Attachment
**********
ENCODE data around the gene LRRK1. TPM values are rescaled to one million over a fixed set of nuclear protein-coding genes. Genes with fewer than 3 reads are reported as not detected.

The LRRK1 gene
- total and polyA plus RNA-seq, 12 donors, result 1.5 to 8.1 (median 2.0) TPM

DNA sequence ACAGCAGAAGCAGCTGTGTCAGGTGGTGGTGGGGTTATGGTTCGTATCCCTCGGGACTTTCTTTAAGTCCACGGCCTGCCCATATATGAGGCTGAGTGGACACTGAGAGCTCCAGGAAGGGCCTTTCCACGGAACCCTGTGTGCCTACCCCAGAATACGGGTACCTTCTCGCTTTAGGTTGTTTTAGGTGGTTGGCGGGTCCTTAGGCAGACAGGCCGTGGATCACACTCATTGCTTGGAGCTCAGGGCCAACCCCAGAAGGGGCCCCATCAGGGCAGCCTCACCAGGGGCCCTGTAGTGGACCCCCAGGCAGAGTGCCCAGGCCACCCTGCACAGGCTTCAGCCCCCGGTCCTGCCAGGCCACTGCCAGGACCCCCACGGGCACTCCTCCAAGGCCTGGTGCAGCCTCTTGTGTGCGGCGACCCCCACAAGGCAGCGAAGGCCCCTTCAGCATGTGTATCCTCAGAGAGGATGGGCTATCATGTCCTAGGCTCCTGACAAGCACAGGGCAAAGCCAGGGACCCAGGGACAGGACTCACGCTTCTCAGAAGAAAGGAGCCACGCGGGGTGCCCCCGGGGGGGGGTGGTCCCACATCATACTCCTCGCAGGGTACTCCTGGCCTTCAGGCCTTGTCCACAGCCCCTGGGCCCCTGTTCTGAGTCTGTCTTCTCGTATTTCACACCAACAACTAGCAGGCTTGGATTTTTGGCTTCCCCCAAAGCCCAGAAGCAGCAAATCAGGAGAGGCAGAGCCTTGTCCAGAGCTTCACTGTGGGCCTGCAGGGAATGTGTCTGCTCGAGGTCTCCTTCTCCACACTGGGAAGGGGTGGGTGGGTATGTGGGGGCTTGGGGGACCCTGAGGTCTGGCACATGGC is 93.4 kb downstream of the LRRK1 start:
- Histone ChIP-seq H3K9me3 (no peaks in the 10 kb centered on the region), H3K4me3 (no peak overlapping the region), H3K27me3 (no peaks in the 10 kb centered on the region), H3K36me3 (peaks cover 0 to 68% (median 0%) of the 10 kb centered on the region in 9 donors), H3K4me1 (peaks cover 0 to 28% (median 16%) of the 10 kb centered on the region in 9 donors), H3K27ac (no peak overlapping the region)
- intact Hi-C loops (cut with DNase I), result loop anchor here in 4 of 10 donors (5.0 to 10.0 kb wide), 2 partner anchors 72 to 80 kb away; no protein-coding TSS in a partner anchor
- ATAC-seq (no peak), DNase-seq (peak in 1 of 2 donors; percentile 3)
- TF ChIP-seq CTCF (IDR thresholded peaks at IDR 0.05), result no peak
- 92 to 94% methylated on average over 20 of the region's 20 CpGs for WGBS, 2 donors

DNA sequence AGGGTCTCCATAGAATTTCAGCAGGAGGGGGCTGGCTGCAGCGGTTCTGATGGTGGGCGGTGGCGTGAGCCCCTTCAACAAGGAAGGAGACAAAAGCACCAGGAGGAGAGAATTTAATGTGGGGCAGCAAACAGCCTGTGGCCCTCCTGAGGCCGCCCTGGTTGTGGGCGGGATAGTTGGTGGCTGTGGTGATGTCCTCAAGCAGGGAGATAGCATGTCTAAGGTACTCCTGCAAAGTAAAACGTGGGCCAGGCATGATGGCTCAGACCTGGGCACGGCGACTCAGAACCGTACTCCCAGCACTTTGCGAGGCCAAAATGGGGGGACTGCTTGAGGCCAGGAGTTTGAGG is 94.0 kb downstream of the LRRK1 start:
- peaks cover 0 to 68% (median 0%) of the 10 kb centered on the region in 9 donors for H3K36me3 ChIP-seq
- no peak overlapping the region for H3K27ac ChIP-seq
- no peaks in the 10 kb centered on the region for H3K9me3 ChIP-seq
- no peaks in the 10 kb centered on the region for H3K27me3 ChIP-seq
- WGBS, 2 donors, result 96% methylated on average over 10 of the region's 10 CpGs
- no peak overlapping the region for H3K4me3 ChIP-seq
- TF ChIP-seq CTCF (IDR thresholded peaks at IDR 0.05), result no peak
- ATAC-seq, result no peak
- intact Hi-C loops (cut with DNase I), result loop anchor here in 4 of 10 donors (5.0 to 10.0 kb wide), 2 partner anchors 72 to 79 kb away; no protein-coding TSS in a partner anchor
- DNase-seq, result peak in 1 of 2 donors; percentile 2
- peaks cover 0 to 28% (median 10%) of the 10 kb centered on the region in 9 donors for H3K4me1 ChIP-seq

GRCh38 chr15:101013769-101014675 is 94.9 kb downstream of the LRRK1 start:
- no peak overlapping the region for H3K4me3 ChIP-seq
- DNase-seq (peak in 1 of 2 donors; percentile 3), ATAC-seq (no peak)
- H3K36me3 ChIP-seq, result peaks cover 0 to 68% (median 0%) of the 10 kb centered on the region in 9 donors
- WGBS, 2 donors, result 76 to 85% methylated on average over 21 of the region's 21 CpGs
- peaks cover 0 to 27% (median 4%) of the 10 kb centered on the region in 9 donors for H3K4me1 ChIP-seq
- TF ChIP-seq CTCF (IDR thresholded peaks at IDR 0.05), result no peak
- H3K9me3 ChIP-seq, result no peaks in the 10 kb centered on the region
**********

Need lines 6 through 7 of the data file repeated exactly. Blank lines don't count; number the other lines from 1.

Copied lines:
- intact Hi-C loops (cut with DNase I), result loop anchor here in 4 of 10 donors (5.0 to 10.0 kb wide), 2 partner anchors 72 to 80 kb away; no protein-coding TSS in a partner anchor
- ATAC-seq (no peak), DNase-seq (peak in 1 of 2 donors; percentile 3)